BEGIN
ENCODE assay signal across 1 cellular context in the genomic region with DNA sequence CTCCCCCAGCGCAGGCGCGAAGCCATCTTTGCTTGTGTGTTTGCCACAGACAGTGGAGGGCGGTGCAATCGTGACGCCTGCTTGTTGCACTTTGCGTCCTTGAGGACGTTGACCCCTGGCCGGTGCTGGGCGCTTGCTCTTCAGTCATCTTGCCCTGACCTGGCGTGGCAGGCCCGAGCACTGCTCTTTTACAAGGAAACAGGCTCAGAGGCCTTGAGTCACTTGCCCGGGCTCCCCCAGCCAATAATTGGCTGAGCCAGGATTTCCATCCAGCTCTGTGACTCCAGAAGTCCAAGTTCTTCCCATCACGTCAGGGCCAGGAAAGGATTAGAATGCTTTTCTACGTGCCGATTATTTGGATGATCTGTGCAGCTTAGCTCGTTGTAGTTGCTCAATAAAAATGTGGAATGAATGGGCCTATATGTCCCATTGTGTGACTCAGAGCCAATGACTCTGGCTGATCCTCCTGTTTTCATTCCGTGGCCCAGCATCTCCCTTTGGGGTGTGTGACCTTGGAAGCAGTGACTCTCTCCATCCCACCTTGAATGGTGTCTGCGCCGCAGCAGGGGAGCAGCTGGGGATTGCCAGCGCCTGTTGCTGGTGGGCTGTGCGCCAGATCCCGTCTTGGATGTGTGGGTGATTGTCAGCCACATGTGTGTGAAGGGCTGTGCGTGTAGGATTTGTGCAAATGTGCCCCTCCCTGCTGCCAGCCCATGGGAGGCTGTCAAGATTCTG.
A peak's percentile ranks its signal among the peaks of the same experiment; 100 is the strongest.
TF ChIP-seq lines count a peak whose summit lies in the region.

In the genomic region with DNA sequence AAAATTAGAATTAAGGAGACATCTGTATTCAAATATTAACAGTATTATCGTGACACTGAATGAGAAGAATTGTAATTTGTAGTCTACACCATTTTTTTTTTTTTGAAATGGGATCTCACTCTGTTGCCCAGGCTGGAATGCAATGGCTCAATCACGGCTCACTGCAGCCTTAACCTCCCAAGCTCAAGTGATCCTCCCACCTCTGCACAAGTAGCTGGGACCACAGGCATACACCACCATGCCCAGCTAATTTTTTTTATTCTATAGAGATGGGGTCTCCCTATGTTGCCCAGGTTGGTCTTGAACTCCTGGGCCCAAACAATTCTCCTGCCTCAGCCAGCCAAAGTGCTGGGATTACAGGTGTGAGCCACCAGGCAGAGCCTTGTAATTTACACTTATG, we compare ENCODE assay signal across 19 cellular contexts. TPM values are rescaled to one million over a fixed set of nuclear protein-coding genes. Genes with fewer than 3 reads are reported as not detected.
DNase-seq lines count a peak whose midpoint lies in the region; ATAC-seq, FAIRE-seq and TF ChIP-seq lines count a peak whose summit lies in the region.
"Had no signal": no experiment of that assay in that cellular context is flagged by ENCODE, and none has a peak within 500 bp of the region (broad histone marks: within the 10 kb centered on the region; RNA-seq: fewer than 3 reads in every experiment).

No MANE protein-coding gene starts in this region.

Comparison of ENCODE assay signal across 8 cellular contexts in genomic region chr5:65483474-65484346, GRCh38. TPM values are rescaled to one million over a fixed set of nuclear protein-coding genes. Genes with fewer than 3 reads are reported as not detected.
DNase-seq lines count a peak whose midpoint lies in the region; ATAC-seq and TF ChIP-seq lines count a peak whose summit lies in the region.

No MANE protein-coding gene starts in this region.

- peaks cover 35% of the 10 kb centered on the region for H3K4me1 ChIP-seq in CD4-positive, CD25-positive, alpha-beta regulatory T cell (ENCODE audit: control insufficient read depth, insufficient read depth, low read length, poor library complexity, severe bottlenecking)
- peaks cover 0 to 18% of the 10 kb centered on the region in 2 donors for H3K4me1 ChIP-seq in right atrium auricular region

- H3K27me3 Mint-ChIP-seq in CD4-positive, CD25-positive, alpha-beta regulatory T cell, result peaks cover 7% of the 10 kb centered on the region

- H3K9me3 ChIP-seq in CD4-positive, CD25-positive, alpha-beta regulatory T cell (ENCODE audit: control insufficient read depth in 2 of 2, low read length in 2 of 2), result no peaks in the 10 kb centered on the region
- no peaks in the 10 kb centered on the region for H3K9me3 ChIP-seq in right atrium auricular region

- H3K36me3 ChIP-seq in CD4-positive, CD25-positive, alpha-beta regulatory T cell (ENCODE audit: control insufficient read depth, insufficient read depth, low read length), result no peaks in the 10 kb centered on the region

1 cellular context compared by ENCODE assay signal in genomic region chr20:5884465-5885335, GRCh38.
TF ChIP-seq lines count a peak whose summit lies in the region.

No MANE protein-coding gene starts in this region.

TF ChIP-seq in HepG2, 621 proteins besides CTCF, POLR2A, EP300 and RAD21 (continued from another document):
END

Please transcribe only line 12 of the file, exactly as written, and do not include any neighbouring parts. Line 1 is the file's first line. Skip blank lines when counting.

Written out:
- peaks cover 0 to 18% of the 10 kb centered on the region in 2 donors for H3K4me1 ChIP-seq in right atrium auricular region